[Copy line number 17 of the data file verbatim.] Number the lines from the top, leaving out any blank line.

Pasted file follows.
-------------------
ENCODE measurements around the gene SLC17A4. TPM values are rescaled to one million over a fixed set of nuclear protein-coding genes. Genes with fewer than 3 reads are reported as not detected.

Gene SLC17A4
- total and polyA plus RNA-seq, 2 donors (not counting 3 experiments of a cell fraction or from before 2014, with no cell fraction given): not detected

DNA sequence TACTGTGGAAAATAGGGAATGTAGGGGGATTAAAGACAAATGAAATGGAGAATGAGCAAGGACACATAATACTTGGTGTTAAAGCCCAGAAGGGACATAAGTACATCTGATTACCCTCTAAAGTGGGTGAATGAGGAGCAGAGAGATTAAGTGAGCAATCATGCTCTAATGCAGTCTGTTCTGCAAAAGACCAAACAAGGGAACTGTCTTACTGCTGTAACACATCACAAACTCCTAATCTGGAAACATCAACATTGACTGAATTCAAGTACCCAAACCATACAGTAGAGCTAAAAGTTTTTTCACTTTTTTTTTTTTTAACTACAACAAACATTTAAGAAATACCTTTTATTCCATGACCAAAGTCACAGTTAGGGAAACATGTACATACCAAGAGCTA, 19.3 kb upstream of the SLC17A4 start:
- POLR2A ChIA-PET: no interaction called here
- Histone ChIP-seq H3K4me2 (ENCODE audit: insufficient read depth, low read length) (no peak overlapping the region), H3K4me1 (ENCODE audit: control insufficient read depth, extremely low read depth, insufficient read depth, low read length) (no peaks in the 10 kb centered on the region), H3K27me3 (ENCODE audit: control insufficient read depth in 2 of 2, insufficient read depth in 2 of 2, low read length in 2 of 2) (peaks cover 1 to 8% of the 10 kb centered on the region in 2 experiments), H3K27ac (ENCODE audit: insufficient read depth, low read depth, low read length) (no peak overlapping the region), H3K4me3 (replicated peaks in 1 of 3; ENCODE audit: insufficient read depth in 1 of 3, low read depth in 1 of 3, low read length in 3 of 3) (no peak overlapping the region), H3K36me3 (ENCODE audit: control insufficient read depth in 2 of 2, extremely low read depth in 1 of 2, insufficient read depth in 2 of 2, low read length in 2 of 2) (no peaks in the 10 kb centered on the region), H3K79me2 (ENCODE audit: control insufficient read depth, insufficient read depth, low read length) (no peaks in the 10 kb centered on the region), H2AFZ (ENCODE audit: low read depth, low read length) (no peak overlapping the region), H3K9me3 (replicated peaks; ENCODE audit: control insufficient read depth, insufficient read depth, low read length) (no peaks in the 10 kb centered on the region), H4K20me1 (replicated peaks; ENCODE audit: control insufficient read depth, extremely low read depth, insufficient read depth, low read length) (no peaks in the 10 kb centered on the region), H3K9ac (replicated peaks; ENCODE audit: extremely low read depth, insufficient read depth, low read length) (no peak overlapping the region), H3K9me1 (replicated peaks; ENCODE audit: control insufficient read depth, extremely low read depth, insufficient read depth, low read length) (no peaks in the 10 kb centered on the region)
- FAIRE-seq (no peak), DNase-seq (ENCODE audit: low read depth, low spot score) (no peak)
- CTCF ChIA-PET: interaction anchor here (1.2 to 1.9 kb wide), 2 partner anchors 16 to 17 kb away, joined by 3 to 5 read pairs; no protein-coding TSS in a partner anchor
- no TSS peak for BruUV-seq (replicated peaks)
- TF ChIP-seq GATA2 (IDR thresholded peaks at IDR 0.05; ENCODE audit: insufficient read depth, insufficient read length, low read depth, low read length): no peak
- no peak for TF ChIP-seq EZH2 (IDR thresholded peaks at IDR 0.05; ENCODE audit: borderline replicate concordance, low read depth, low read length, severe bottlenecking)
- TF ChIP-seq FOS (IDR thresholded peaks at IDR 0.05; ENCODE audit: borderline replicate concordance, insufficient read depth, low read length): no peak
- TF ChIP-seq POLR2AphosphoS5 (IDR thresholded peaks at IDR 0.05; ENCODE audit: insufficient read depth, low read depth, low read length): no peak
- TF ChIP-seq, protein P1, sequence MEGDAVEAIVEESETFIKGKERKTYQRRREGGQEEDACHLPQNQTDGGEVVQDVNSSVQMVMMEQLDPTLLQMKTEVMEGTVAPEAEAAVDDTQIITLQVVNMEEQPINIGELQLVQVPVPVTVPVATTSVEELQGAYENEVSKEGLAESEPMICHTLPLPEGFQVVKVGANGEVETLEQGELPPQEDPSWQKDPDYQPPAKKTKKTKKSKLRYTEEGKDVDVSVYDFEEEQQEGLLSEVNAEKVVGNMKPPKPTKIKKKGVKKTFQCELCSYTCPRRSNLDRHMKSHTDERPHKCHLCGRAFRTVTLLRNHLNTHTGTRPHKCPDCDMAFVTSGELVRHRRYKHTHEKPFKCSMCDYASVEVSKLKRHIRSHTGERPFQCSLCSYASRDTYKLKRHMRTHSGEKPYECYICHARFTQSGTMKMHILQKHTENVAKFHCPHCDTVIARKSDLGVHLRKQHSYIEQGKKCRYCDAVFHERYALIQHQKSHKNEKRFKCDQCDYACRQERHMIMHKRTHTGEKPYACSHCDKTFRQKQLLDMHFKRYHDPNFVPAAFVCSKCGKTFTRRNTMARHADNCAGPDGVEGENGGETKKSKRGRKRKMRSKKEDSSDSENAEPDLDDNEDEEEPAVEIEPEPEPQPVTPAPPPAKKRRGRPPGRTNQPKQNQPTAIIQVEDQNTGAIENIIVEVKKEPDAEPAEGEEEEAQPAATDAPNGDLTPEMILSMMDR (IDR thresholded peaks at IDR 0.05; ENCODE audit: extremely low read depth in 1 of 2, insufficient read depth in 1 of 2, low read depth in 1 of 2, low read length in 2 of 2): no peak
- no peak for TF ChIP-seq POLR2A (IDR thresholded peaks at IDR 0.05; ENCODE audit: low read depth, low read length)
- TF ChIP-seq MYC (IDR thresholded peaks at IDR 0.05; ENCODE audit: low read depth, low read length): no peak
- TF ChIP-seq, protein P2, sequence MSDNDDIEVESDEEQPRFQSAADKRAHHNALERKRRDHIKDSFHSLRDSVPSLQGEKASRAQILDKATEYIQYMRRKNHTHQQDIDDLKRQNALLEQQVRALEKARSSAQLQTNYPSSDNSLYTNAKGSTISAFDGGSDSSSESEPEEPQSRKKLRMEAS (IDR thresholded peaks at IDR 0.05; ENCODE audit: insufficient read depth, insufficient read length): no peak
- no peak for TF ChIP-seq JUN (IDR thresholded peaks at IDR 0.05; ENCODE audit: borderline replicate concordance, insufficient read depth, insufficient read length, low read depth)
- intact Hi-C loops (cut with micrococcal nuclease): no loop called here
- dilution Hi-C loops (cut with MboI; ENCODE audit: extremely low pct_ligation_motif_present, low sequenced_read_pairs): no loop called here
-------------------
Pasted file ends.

- TF ChIP-seq, protein P2, sequence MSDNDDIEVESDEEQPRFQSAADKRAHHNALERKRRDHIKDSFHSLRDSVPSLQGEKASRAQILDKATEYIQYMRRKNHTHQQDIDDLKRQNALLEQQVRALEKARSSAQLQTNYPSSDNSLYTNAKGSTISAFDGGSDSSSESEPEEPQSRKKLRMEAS (IDR thresholded peaks at IDR 0.05; ENCODE audit: insufficient read depth, insufficient read length): no peak